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Artificial Life

Winter 2000, Vol. 6, No. 1, Pages 25-43
(doi: 10.1162/106454600568302)
© 2000 Massachusetts Institute of Technology
Asymmetry of Configuration Space Induced by Unequal Crossover: Implications for a Mathematical Theory of Evolutionary Innovation
Article PDF (193.3 KB)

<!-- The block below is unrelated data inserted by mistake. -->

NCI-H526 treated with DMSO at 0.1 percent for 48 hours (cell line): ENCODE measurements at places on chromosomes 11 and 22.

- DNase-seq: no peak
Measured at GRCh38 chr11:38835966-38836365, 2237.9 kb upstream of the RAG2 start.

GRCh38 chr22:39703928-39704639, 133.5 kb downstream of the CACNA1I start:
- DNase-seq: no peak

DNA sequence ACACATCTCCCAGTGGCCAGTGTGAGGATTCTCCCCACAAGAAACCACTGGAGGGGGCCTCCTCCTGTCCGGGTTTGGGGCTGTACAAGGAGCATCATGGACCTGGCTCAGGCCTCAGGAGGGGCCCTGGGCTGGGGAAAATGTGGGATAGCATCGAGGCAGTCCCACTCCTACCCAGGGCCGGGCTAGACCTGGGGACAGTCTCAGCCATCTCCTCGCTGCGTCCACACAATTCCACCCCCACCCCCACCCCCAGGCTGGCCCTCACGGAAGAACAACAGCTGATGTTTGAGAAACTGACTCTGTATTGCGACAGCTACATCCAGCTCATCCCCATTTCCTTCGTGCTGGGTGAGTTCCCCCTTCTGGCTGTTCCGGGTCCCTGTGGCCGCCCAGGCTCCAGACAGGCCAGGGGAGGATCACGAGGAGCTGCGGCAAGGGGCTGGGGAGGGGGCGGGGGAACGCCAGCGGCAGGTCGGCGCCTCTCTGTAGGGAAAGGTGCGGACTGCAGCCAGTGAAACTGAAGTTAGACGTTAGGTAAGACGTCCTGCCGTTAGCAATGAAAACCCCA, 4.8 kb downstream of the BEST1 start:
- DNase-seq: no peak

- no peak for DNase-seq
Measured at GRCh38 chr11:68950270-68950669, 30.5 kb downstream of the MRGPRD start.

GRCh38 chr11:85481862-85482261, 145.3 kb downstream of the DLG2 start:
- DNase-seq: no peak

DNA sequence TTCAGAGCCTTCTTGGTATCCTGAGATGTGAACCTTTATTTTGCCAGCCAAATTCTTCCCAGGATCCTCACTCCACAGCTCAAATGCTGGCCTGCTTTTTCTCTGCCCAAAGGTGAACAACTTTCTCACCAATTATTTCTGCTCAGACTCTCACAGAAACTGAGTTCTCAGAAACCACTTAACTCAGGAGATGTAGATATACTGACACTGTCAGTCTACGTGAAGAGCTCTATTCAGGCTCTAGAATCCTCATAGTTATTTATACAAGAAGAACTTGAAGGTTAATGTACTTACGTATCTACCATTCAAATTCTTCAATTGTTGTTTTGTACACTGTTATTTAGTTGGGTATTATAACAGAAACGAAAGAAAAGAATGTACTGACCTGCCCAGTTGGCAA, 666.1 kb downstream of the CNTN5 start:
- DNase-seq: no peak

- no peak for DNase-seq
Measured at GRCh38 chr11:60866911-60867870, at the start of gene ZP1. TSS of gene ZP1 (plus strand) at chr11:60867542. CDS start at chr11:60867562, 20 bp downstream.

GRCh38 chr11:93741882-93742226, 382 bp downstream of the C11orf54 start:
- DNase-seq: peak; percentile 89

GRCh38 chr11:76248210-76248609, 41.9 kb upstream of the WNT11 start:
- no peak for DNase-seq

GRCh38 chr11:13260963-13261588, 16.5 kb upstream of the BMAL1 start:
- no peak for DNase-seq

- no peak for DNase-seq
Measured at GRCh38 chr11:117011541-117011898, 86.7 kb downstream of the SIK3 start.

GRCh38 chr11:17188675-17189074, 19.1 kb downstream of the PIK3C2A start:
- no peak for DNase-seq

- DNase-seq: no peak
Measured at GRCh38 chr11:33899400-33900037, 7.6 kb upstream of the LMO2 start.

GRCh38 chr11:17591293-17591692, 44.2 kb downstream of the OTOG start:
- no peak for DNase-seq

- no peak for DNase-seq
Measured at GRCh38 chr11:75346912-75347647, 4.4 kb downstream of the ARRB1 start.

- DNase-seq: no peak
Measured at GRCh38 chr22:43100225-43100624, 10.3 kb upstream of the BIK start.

Evolution can be regarded as the exploration of genetic or morphological state space by populations. In traditional models of population and quantitative genetics, the state space can be formally represented as a configuration space with clearly defined concepts of neighborhood and distance, defined by the action of variational operators such as mutation and/or recombination. In this paper, we describe a process where no genetic configuration space closure (and hence, no non-arbitrary notion of distance and neighborhood) exists. The process is gene duplication by means of unequal crossover, which we regard as an example of an “innovation” process that changes the state space of the system rather than exploring a closed state space. We assert that such processes are qualitatively distinct from representations of the adaptation process, which occur on regular configuration spaces.